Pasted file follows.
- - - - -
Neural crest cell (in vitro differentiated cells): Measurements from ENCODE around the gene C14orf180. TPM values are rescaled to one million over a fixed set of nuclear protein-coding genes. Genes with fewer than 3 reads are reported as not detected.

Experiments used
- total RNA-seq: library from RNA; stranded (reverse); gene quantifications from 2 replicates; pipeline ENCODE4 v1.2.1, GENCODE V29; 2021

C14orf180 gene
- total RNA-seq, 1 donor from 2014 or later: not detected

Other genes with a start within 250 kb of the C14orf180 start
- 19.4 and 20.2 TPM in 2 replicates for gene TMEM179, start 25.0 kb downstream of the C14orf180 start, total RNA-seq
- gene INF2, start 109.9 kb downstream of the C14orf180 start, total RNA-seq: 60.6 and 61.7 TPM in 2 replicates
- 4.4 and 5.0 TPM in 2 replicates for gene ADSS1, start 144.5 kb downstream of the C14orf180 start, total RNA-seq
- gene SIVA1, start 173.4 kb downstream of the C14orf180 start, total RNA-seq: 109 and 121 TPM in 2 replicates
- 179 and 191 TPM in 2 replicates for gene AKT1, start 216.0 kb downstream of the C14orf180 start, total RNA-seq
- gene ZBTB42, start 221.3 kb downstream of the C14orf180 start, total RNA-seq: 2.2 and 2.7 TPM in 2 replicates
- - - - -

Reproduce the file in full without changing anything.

Neural crest cell (in vitro differentiated cells): Measurements from ENCODE around the gene C14orf180. TPM values are rescaled to one million over a fixed set of nuclear protein-coding genes. Genes with fewer than 3 reads are reported as not detected.

Experiments used
- total RNA-seq: library from RNA; stranded (reverse); gene quantifications from 2 replicates; pipeline ENCODE4 v1.2.1, GENCODE V29; 2021

C14orf180 gene
- total RNA-seq, 1 donor from 2014 or later: not detected

Other genes with a start within 250 kb of the C14orf180 start
- 19.4 and 20.2 TPM in 2 replicates for gene TMEM179, start 25.0 kb downstream of the C14orf180 start, total RNA-seq
- gene INF2, start 109.9 kb downstream of the C14orf180 start, total RNA-seq: 60.6 and 61.7 TPM in 2 replicates
- 4.4 and 5.0 TPM in 2 replicates for gene ADSS1, start 144.5 kb downstream of the C14orf180 start, total RNA-seq
- gene SIVA1, start 173.4 kb downstream of the C14orf180 start, total RNA-seq: 109 and 121 TPM in 2 replicates
- 179 and 191 TPM in 2 replicates for gene AKT1, start 216.0 kb downstream of the C14orf180 start, total RNA-seq
- gene ZBTB42, start 221.3 kb downstream of the C14orf180 start, total RNA-seq: 2.2 and 2.7 TPM in 2 replicates